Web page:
What Causes Gout? 

What causes gout? Gout is a joint disorder (arthritis) characterized by sudden and severe attacks of joint pain, tenderness, and redness, often involving the base of the big toe. However, it can also affect the ankles, knees, wrists, and hands. The pain is usually most severe in the first 12 to 24 hours, which is followed by a few days or weeks of discomfort in the involved joint.

If untreated, gout can lead to irreversible joint damage. Uric acid crystals are deposited in the soft tissues around the joints, causing nodules called tophi to develop. Uric acid may also be deposited in the kidneys, causing kidney stones and reduced kidney function.

What Causes Gout?

Gout is characterized by the accumulation of urate crystals in the joint, causing inflammation and severe pain. Urate crystals form when uric acid levels in the blood increase beyond normal levels. Uric acid is a normal by-product of metabolism, which usually passes out in the urine. When the body produces too much uric acid or fails to eliminate it through the urine, uric acid levels can build up and crystallize to form needle-like structures. When these surround the joints, inflammation, swelling and intense pain occur.

Risk factors associated with gout attacks include:


  • High purine and high protein diet consisting of internal organs, red meats, oily fish, and yeast
  • Excessive intake of alcoholic beverages, such as beer

Certain Medications

  • Aspirin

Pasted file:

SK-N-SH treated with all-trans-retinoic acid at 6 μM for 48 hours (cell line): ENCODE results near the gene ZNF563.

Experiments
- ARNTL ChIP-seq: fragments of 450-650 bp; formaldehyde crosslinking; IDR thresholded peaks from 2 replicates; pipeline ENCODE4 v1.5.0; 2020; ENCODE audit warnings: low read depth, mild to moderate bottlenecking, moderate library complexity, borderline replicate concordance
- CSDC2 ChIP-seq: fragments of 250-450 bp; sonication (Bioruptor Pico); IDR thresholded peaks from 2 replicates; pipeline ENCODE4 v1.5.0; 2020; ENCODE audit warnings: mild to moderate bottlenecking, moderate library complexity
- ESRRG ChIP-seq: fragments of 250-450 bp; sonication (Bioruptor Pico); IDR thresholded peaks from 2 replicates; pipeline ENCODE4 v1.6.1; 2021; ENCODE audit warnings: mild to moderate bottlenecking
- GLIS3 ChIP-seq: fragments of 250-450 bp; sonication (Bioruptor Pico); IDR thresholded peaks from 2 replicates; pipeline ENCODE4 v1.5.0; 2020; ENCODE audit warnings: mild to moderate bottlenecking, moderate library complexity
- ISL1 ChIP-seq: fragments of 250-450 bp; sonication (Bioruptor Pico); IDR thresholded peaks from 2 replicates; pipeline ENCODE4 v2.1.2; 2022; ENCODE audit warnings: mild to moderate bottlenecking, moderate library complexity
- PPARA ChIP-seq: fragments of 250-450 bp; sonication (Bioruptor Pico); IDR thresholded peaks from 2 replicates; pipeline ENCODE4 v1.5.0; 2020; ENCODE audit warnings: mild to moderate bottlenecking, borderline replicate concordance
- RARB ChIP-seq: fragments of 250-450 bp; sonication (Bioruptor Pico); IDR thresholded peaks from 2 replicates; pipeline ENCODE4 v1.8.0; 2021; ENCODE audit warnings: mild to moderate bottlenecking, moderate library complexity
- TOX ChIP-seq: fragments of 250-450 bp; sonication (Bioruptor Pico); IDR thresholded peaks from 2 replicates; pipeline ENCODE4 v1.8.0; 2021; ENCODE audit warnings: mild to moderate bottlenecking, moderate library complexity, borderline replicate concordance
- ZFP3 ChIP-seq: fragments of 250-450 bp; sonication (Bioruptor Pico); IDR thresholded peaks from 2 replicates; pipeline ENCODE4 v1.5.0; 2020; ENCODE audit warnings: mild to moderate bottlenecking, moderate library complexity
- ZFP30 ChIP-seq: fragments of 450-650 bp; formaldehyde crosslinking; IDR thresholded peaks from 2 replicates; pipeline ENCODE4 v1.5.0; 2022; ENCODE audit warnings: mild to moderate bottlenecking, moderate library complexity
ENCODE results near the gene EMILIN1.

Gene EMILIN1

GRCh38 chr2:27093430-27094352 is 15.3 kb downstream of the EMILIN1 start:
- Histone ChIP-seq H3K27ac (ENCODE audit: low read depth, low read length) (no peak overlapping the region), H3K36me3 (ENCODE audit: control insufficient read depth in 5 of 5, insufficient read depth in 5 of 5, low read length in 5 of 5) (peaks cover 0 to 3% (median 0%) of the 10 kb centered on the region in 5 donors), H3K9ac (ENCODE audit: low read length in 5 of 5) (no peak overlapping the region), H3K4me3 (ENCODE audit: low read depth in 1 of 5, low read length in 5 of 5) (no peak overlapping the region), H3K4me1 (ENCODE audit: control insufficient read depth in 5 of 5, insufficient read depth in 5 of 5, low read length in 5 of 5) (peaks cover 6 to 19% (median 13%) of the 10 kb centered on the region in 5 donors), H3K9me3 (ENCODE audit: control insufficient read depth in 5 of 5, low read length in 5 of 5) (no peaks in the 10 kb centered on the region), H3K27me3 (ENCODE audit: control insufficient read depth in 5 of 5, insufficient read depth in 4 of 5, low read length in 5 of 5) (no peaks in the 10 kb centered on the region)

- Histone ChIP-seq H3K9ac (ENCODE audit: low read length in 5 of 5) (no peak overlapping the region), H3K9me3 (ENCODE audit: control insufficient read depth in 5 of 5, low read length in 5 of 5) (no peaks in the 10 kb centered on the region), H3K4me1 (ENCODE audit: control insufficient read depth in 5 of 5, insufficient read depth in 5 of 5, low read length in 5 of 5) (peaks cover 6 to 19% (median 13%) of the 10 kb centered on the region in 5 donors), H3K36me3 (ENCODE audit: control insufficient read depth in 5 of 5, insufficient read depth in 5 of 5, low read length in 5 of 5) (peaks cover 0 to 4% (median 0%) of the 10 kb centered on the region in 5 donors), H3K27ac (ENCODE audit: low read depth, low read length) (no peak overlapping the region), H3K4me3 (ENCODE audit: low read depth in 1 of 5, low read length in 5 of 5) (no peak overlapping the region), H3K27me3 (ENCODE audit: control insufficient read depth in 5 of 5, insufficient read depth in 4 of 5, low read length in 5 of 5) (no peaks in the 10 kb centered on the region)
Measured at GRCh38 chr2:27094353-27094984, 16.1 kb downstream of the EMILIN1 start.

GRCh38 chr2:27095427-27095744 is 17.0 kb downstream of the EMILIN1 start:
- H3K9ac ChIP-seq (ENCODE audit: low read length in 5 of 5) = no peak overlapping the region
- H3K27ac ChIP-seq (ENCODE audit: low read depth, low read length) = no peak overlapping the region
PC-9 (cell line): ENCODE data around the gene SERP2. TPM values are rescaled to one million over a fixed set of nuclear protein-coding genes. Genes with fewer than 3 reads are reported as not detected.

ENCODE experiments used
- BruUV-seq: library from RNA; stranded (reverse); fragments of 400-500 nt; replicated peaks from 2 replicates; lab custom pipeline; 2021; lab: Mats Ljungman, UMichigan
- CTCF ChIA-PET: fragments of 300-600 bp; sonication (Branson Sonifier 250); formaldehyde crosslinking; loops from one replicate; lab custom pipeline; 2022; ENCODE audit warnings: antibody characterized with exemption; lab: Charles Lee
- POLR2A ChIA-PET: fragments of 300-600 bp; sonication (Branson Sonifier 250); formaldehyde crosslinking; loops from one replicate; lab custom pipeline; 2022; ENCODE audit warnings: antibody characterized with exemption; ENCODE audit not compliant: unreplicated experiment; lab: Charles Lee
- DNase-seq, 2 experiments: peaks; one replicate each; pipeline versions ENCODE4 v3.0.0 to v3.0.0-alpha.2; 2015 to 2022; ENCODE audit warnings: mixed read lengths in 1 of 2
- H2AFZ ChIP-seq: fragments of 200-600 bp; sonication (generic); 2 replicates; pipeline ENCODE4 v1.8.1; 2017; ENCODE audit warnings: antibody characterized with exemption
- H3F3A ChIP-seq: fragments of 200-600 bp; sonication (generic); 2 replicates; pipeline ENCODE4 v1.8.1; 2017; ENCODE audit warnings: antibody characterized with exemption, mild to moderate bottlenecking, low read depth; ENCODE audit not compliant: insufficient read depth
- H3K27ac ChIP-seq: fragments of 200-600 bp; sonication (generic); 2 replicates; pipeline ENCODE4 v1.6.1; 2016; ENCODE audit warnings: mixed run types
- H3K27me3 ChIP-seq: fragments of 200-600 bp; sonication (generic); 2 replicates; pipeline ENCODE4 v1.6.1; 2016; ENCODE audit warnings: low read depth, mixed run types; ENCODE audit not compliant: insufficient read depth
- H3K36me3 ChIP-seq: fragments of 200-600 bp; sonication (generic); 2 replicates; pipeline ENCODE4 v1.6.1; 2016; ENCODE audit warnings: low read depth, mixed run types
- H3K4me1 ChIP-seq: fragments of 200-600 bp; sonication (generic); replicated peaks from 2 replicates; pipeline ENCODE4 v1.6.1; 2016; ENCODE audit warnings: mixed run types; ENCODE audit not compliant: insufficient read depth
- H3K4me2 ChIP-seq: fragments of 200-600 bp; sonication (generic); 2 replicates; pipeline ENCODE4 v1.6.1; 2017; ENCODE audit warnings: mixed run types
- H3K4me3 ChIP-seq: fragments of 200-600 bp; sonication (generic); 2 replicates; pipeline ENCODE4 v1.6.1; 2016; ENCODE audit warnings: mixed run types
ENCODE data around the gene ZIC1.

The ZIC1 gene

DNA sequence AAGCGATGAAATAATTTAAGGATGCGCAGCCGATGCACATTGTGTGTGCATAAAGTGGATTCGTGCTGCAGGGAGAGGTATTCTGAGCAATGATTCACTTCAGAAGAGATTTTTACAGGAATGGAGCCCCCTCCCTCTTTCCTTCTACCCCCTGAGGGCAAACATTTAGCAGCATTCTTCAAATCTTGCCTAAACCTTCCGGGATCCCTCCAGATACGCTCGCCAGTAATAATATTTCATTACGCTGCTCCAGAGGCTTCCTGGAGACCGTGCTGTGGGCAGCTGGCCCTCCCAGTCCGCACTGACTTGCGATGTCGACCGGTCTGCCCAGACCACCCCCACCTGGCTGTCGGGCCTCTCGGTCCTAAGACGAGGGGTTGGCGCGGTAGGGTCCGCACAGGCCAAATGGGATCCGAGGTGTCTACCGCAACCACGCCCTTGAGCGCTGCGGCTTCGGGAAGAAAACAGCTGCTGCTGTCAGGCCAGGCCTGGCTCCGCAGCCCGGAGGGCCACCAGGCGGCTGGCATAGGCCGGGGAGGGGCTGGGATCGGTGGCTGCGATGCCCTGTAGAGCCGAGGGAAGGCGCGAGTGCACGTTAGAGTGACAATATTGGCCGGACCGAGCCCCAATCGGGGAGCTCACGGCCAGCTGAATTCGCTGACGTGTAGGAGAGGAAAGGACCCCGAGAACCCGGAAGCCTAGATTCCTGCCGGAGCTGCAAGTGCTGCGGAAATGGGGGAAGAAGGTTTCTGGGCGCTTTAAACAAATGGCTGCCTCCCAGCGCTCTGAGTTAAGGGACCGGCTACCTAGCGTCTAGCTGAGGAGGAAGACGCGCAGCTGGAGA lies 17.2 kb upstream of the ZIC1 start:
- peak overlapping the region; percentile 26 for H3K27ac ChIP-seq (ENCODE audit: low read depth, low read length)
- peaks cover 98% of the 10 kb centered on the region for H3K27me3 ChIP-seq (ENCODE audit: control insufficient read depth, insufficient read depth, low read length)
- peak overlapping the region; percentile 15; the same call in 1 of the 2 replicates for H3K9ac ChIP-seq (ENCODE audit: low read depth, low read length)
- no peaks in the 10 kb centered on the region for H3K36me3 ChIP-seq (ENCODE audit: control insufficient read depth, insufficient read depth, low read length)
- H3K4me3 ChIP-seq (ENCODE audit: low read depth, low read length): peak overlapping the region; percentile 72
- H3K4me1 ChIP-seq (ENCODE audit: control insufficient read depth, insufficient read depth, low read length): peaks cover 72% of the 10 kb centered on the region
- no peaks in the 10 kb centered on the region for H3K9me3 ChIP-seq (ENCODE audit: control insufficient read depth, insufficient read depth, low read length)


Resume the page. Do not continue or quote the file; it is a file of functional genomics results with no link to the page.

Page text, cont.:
• Diuretics
  • Some anti-hypertensive medicines
  • Niacin nicotinic acid
  • Cyclosporin A
  • Allopurinol
  • Probenecid

Medical Conditions and Illness

  • Obesity
  • Dehydration
  • Rapid weight loss
  • Diabetes
  • High blood pressure
  • Heart disease
  • Trauma


  • Gastric bypass surgery

Inherited Factors

  • Children of parents who have gout have a 20% risk of developing it
  • Pre-existing conditions that cause high blood uric acid levels, such as Lesch-Nyhan syndrome or Kelley-Seegmiller syndrome
  • Enzyme deficiency that causes failure to control uric acid levels

Age and Sex Factors

  • Gout is more common in men aged 40 to 50 years
  • After menopause, women's uric acid levels increase

When to See a Doctor

Consult a doctor if you experience:

  • Sudden, severe pain involving one joint
  • Swollen, red, warm, tender joints

It is important to see a doctor even if the pain subsides because uric acid deposited on the joint can cause serious damage. Treatment includes medicines that can prevent future attacks and reverse uric acid buildup.

What Are the Treatments for Gout?

Since you have known what causes gout, you should work on how to get rid of it with the methods. 

Medications used to treat gout are used for acute attacks and for preventing future attacks. They may also reduce the risk of complications, such as the formation of tophi from the urate crystal deposition.

1. Medications

  • Nonsteroidal anti-inflammatory drugs or NSAIDs. These help control pain and inflammation. Over-the-counter drugs include ibuprofen (Advil, Motrin) and naproxen (Aleve). Prescription NSAIDs include indomethacin (Indocin). Risks include bleeding, ulcers, and stomach pain.
  • Colchicine. Colchicine (Colcrys) is effective in reducing gout pain, especially if used when symptoms appear. However, it has intolerable side effects, including diarrhea, nausea, and vomiting.
  • Corticosteroids. Drugs such as prednisone help control pain and inflammation. They may be taken as oral medications or they may be injected into the joint. They are generally used by patients who cannot take NSAIDs and colchicine. Side effects include poor wound healing, thinning of bones, and reduced immune function. Low doses are usually used to reduce the risk of side effects.

Medications used to prevent complications from gout include:

  • Medications to block production of uric acid. These include xanthine oxidase inhibitors such as allopurinol (Lopurin, Aloprim) and febuxostat (Uloric), which limit uric acid production, thus reducing uric acid levels. Side effects include rash, low blood count (allopurinol), nausea and abnormal liver function (febuxostat).